Comparative law has been a field of study since the 18th century, but it has taken on a new meaning since its creation by the French philosopher Montesquieu. Originally, the field was created to try to find commonalities and explain differences in the legal and political systems of France and Britain. Having been at war for nearly 500 years, Montesquieu hoped to create a field that would find the commonalities that would enable the two countries to find peace. Today, the field of comparative law is still doing much the same thing in a very different setting.
Europe is no longer the area creating issues for international law makers. Now the focus is on North Africa and the nations in the Middle East. Here, comparative law has become a way to create new constitutions for those nations trying to create a more democratic means of government. There are several individuals driving this cause forward, but one of the foremost authorities on international and comparative law is the current Dean of the UC Berkeley School of Law, Sujit Choudhry.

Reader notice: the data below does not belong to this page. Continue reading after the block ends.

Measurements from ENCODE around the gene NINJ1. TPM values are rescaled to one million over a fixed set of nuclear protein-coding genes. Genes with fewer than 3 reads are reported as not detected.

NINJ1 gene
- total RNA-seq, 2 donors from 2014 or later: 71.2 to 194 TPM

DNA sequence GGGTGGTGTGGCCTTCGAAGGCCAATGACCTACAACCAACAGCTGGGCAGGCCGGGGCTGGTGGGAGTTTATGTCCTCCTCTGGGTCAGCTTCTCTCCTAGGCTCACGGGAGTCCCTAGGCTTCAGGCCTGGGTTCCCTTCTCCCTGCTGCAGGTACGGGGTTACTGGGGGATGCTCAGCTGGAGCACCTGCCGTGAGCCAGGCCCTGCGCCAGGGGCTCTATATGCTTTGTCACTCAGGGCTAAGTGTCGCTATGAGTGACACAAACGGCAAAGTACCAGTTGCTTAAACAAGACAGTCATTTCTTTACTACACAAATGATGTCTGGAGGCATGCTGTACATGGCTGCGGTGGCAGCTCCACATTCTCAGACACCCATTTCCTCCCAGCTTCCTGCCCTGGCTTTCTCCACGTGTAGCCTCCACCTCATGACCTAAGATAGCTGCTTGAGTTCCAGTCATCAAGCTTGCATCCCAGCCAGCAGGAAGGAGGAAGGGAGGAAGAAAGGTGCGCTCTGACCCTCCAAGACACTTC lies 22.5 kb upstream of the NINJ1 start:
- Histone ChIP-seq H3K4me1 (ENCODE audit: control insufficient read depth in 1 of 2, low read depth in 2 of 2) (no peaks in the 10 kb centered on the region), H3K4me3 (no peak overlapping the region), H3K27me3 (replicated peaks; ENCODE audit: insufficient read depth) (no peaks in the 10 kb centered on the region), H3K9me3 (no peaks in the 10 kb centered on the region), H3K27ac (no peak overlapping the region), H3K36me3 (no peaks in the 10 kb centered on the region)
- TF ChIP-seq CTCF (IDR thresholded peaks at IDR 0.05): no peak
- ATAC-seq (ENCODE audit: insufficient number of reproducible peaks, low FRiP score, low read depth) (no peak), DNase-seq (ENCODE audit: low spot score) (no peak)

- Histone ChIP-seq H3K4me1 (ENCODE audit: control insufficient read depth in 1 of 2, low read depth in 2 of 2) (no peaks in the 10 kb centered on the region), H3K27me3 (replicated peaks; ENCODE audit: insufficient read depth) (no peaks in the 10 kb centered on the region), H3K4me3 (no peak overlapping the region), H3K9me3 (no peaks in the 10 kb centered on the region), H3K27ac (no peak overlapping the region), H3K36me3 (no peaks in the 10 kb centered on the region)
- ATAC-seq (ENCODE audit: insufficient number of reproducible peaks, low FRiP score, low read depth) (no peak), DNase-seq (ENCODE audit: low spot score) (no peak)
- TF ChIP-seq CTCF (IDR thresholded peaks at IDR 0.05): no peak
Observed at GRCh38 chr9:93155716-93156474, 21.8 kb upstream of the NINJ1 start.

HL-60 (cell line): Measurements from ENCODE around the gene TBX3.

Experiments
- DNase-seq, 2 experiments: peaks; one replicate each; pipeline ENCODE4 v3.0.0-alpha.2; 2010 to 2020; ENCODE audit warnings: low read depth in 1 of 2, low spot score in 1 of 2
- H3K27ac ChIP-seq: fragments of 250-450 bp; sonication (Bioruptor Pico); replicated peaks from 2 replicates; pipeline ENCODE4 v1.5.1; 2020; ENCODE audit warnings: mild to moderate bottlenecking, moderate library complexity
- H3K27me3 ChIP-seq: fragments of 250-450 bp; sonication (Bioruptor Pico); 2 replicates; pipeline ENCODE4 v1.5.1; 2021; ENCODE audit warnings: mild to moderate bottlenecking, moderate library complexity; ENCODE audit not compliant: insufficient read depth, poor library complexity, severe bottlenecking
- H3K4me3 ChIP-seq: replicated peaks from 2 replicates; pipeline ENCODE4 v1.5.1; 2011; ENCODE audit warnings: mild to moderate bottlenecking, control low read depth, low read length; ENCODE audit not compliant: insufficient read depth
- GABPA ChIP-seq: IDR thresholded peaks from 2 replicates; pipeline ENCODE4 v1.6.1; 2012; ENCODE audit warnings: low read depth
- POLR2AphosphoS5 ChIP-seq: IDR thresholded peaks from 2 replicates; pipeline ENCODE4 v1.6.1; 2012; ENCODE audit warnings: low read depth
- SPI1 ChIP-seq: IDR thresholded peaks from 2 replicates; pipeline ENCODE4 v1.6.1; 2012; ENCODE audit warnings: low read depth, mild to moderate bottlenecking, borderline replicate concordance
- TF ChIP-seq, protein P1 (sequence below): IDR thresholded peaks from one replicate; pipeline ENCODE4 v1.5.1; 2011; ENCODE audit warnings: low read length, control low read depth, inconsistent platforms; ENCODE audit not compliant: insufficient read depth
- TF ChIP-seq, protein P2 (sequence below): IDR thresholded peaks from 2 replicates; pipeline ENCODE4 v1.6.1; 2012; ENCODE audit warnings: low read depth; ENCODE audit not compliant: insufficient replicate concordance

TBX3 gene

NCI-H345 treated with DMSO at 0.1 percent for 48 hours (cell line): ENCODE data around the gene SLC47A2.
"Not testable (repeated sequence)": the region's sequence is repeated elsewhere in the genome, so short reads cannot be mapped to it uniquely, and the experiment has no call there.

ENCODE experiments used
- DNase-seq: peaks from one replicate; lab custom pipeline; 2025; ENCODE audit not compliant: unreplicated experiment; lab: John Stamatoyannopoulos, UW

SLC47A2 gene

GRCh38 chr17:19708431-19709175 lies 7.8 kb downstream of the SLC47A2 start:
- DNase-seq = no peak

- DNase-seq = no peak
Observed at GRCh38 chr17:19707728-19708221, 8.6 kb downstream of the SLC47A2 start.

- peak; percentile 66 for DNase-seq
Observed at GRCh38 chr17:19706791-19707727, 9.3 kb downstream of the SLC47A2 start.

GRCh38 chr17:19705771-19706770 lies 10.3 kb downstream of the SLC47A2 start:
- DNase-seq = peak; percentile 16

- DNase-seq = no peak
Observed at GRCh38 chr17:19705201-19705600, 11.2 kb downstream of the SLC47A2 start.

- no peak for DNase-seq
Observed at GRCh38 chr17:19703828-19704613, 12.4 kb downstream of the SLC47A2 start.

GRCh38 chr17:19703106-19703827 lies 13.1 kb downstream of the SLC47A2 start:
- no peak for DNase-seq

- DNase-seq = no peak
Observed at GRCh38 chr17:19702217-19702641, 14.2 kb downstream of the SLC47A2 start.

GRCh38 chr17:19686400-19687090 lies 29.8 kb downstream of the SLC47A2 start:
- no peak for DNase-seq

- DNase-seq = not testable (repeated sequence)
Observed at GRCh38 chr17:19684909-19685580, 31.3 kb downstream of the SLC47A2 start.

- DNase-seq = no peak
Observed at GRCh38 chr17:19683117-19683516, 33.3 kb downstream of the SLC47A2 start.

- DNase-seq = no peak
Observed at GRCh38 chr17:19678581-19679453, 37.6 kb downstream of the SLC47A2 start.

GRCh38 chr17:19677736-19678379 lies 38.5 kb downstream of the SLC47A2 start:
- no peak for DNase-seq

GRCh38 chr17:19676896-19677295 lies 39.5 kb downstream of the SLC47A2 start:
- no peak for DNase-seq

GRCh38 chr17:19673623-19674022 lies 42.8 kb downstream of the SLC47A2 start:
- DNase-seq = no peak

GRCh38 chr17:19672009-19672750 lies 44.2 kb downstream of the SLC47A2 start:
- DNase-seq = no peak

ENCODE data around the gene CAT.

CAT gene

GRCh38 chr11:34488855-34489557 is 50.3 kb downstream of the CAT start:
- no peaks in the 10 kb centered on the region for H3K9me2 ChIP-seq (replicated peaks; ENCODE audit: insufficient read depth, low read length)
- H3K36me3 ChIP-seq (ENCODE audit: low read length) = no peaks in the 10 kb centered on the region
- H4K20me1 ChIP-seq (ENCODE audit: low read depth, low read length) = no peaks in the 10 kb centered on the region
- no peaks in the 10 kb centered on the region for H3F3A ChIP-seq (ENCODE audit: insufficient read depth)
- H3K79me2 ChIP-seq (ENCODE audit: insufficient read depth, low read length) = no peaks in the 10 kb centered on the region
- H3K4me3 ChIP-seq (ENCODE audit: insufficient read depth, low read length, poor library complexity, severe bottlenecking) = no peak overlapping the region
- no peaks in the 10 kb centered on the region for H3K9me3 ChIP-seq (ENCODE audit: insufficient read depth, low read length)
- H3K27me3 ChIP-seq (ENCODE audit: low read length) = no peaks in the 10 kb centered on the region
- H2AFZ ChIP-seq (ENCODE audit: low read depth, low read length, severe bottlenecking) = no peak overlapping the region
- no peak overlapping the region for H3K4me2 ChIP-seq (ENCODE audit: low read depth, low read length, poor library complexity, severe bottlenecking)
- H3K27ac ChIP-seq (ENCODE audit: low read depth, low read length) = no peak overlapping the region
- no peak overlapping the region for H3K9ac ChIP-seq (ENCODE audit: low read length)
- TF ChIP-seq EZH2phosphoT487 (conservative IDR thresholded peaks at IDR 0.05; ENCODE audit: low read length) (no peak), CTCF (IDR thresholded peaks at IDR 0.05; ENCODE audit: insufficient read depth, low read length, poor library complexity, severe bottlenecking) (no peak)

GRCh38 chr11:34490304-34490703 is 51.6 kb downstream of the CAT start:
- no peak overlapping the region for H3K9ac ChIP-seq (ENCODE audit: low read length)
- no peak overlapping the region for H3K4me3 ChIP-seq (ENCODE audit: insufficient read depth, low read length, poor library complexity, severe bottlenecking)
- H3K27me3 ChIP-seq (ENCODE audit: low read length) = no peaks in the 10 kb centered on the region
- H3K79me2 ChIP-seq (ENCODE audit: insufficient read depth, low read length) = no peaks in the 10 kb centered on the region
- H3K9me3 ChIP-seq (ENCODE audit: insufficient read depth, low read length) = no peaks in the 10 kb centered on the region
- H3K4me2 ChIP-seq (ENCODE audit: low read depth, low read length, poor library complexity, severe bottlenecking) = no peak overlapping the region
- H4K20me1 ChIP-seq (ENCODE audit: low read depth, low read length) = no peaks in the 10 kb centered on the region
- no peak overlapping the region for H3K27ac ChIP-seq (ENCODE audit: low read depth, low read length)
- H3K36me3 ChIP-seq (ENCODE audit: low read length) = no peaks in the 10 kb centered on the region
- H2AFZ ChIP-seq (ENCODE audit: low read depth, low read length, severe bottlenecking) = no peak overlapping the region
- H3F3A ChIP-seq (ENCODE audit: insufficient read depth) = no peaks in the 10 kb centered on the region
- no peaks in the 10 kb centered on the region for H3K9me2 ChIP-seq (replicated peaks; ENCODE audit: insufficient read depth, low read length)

Sujit Choudhry was interested in international politics from the moment he first stepped into a classroom. Having earned law degrees from Harvard, Oxford, and Toronto, he quickly rose to the top of his field. He was involved with the United Nations Mediation team focused on mediating disputes around the globe. He also was a member of the faculty in the law school at the University of Toronto where he studied and researched how to bring nations from violet transitions of power to more democratic ones. During his time in international politics, Sujit Choudhry has also personally helped with the constitution-building process in several Middle Eastern and North African countries. Check this on crunchbase.com.
Sujit Choudhry is now the Founding Director of the Center for Constitutional Transition, an organization with the mission to provide countries and governments with the resources and experts to transition peacefully to a democratic constitution. Sujit Choudhry has also been recognized as a Rhodes Scholar for his contributions in the field, and he will continue to help build constitutions and spread democracy around the World. See works.bepress.com.
Learn from his writings, check linkedin.com.